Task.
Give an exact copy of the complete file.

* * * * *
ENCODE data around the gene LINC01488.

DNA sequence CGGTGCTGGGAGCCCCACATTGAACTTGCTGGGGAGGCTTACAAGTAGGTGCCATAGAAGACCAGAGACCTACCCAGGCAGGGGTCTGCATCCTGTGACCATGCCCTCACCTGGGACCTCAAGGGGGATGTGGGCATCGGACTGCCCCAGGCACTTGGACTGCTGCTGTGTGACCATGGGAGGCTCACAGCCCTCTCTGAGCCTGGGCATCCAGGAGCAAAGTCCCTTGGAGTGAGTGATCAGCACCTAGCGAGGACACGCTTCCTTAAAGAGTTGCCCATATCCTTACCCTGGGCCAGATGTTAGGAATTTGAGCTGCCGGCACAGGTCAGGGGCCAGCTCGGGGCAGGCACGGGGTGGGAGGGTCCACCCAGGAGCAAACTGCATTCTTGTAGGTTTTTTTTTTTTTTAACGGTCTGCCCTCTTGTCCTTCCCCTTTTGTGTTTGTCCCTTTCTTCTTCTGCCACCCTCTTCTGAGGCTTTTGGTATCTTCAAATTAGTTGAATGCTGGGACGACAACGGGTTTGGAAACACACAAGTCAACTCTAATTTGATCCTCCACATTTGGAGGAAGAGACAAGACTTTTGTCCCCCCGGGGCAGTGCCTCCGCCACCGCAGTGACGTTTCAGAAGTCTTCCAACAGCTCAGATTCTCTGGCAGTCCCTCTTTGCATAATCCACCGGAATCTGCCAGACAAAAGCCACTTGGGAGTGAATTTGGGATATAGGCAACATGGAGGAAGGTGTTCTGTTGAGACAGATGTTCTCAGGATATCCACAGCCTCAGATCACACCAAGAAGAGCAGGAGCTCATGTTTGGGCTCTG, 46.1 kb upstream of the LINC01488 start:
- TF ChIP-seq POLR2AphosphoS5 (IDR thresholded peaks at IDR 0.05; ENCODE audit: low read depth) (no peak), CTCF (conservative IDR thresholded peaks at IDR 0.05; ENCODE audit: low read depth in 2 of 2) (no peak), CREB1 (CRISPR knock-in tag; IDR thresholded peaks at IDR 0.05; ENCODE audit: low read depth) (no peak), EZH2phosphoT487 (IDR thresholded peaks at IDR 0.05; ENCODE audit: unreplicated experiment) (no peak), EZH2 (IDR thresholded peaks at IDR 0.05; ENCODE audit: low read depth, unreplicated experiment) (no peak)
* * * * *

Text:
ENCODE data around the gene LINC01488.

DNA sequence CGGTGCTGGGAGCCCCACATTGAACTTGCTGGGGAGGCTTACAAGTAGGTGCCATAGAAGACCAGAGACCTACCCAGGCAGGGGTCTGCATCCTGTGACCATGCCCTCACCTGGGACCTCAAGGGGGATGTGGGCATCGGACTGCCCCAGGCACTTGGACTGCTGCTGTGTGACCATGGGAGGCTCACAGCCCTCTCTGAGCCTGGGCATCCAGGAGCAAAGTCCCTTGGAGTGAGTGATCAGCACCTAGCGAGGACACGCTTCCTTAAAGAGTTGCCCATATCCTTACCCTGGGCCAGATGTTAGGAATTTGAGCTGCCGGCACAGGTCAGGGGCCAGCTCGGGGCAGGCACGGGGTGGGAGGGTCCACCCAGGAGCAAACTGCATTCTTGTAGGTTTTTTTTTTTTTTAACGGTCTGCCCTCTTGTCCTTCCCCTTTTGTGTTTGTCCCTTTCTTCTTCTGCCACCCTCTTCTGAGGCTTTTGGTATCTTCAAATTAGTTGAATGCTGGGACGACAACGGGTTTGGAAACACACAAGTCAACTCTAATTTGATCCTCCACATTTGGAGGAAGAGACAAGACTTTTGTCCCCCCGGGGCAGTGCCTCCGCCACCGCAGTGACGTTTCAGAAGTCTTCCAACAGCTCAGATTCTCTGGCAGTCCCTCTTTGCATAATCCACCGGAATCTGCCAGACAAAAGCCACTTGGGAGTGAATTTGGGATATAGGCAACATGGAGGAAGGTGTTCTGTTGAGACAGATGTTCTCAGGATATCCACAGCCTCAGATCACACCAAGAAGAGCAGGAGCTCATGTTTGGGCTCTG, 46.1 kb upstream of the LINC01488 start:
- TF ChIP-seq POLR2AphosphoS5 (IDR thresholded peaks at IDR 0.05; ENCODE audit: low read depth) (no peak), CTCF (conservative IDR thresholded peaks at IDR 0.05; ENCODE audit: low read depth in 2 of 2) (no peak), CREB1 (CRISPR knock-in tag; IDR thresholded peaks at IDR 0.05; ENCODE audit: low read depth) (no peak), EZH2phosphoT487 (IDR thresholded peaks at IDR 0.05; ENCODE audit: unreplicated experiment) (no peak), EZH2 (IDR thresholded peaks at IDR 0.05; ENCODE audit: low read depth, unreplicated experiment) (no peak)